I was living in the middle of Long Island in 1985 when Hurricane Gloria took out our power for two weeks. Food started thawing in fridges and freezers, and here and there people had gas-powered grills... so within a day or two, folks who you usually only saw as they sped off to work would suddenly invite you over for all you could eat. Then, without electricity and nowhere else to go, we'd just sit for hours in someone's backyard and watch the full Moon rise. It was an equinox Moon, too: full and shimmering, massive and brooding in the absence of any other light, the likes of which few people had ever seen. For a week we lived on lobster and moonlight.
The kids' question is the right one: why not all the time? The Moon, the Dark, each other — the real "real world" — are all there awaiting us...
Nature no longer pushed away to some half-feared and recreationally tamed distance, but always and insistently present, everywhere. Design on all levels , from whole cities and regions to individual buildings and their settings, systematically and decisively embracing the more-than-human natural world.
Reimagining the House to Connect with Nature
I have lived most of my adult life in two houses. Neither came to us with storm windows or screens. One even had its windows painted shut long ago. The only option was processed air every day of the year, always cooled or heated to the same temperature — these houses were climatological fortresses, symbols as well as mechanisms of separation.
Yet both were perfect buildings for cross-ventilation. We patiently freed up all the windows, built or bought screens and storm windows. Now we keep them open three or four months a year, and hear the owls at night and cardinals on spring mornings with their liquid mating calls, the winds rising and the distant thunder, the chickens cackling over their latest eggs.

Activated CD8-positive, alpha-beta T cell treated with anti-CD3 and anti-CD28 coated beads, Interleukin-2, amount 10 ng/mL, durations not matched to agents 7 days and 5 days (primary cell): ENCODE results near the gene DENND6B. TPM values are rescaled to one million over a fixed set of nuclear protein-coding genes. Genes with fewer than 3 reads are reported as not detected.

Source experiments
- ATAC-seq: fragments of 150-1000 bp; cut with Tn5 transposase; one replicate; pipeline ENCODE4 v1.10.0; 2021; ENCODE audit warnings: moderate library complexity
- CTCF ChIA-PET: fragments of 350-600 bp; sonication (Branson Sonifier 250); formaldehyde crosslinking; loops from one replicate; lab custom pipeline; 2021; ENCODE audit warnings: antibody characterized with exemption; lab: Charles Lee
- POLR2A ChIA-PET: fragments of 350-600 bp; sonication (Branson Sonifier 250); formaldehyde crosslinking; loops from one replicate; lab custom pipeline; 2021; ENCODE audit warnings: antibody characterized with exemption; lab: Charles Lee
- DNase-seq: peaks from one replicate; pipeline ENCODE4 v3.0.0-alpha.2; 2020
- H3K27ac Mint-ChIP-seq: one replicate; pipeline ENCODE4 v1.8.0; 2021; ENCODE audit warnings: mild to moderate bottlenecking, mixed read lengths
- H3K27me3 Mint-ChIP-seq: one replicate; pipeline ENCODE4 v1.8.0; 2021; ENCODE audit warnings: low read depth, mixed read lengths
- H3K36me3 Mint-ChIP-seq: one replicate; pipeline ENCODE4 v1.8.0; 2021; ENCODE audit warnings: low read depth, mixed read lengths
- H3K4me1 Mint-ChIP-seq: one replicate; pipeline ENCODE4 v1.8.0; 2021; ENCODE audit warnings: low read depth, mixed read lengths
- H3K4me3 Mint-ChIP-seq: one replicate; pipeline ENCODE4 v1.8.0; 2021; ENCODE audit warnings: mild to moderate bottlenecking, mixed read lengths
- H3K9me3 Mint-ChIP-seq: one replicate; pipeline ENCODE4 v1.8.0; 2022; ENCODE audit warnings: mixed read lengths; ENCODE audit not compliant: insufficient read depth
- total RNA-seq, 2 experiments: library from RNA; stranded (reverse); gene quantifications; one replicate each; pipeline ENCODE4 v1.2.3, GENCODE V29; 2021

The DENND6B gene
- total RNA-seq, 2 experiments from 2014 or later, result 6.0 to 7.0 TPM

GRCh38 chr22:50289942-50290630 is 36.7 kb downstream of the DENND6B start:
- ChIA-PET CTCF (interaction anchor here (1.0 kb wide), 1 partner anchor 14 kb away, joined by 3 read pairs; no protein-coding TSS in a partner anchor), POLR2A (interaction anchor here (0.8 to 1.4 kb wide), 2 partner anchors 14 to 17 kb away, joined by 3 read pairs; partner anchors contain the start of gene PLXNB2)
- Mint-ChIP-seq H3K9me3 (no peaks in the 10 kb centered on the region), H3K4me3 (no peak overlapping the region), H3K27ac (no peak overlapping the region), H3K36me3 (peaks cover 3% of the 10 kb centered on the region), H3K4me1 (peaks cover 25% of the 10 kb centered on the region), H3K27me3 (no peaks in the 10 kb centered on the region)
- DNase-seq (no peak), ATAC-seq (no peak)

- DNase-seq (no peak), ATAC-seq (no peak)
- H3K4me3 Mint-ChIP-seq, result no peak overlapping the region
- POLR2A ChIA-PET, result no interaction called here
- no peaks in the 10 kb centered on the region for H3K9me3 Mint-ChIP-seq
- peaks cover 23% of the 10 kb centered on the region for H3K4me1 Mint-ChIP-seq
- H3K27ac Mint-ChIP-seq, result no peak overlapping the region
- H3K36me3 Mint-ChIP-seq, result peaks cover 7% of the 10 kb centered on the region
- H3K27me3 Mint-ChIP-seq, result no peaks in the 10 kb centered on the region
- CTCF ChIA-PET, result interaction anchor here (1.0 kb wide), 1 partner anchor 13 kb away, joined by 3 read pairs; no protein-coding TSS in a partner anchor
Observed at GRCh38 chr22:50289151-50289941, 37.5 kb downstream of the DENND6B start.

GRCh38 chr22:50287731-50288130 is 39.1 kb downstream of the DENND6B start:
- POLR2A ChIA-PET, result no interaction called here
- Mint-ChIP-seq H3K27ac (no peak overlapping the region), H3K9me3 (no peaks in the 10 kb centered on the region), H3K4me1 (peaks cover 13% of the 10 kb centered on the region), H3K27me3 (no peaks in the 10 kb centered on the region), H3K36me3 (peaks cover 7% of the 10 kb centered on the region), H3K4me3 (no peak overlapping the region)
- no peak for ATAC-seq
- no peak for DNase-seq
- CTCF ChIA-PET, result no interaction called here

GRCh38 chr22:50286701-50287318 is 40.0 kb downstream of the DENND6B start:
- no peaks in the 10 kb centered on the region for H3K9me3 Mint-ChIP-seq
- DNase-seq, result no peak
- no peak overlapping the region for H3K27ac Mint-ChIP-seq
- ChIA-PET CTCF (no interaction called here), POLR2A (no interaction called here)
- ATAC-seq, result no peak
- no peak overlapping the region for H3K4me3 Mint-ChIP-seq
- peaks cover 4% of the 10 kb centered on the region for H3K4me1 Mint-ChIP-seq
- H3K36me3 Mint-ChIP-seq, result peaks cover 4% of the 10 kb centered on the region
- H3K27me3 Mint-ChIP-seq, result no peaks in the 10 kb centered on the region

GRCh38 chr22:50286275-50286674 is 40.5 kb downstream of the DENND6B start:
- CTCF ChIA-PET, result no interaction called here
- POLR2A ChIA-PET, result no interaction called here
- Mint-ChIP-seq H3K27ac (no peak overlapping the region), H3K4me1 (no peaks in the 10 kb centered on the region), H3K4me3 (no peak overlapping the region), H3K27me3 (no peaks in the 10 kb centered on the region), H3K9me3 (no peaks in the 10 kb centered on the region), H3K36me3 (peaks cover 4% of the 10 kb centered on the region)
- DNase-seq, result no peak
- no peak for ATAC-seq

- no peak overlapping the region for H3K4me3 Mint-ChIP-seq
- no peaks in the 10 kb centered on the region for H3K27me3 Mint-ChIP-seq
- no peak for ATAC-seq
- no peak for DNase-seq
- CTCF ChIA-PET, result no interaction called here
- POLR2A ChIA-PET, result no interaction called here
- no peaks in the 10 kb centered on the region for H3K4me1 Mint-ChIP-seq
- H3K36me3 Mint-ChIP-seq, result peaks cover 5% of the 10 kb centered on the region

It is a simple thing and yet profound: even the soundscape and the breezes on our skin signal that we belong to a world far bigger than the merely human, a world alive all around us. We know, so deeply that it does not even need to be said, that we live in a more-than-human world. It is a comfort and a delight, an endless source of richness and surprise.
©2012 by Anthony Weston. All rights reserved.
Reprinted with permission of the publisher,
New Society Publishers. http://newsociety.com
Mobilizing the Green Imagination: An Exuberant Manifesto
by Anthony Weston.
Philosophical provocateur Anthony Weston urges us to move beyond ever more desperate attempts to “green” the status quo toward entirely different and far more inviting ecological visions — the perfect antidote to the despair brought on by too many “doom and gloom” scenarios.
About the Author
Anthony Weston is professor of philosophy and environmental studies at Elon University in North Carolina, where he teaches ethics, environmental studies, and "Millennial Imagination." He is the author of twelve other books, including How to Re-Imagine the World and Back to Earth, as well as many articles on ethics, critical thinking, education, and contemporary culture. At Elon, Weston has been named both Teacher of the Year and Scholar of the Year. Find out more about him at his Elon University profile page.